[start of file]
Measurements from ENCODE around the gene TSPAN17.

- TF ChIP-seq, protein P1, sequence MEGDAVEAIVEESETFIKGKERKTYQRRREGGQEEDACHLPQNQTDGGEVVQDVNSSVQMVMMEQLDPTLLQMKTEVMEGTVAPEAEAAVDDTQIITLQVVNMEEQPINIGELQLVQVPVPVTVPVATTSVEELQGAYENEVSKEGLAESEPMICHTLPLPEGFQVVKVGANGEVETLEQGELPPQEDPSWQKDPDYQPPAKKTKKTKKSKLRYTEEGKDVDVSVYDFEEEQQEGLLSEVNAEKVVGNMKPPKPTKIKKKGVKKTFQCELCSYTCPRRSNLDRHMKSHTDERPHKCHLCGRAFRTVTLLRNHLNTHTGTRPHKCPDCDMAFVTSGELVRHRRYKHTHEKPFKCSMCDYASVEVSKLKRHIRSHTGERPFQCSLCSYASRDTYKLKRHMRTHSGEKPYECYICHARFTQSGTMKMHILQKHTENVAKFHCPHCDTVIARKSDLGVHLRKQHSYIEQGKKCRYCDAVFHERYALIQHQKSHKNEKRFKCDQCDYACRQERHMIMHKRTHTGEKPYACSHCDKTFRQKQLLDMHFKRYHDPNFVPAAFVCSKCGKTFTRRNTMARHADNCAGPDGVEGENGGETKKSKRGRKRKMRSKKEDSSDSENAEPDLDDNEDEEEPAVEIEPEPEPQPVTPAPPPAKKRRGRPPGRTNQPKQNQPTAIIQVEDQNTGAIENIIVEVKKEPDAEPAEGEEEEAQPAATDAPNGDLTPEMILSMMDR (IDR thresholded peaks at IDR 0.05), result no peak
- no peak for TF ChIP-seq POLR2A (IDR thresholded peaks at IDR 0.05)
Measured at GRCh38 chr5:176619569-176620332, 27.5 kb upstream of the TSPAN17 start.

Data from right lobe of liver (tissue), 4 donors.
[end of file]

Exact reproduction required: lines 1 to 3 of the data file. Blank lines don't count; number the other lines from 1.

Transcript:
Measurements from ENCODE around the gene TSPAN17.

- TF ChIP-seq, protein P1, sequence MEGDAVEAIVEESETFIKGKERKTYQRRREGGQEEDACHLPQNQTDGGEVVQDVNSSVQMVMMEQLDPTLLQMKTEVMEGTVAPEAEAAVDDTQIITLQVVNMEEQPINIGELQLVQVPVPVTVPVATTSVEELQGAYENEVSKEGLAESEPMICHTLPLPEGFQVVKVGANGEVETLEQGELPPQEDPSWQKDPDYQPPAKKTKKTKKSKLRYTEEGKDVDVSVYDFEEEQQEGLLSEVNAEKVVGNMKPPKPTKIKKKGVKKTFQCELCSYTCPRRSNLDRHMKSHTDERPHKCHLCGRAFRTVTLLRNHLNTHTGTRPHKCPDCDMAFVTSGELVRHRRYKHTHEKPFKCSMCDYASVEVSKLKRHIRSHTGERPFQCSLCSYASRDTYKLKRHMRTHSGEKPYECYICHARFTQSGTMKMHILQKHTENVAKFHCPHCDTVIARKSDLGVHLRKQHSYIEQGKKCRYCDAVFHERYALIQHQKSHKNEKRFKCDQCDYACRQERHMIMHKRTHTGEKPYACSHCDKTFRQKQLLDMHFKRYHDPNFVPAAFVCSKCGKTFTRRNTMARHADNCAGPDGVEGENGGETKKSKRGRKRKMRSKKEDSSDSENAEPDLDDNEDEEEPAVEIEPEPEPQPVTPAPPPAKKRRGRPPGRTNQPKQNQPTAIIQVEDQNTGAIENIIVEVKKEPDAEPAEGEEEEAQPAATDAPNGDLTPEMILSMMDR (IDR thresholded peaks at IDR 0.05), result no peak
- no peak for TF ChIP-seq POLR2A (IDR thresholded peaks at IDR 0.05)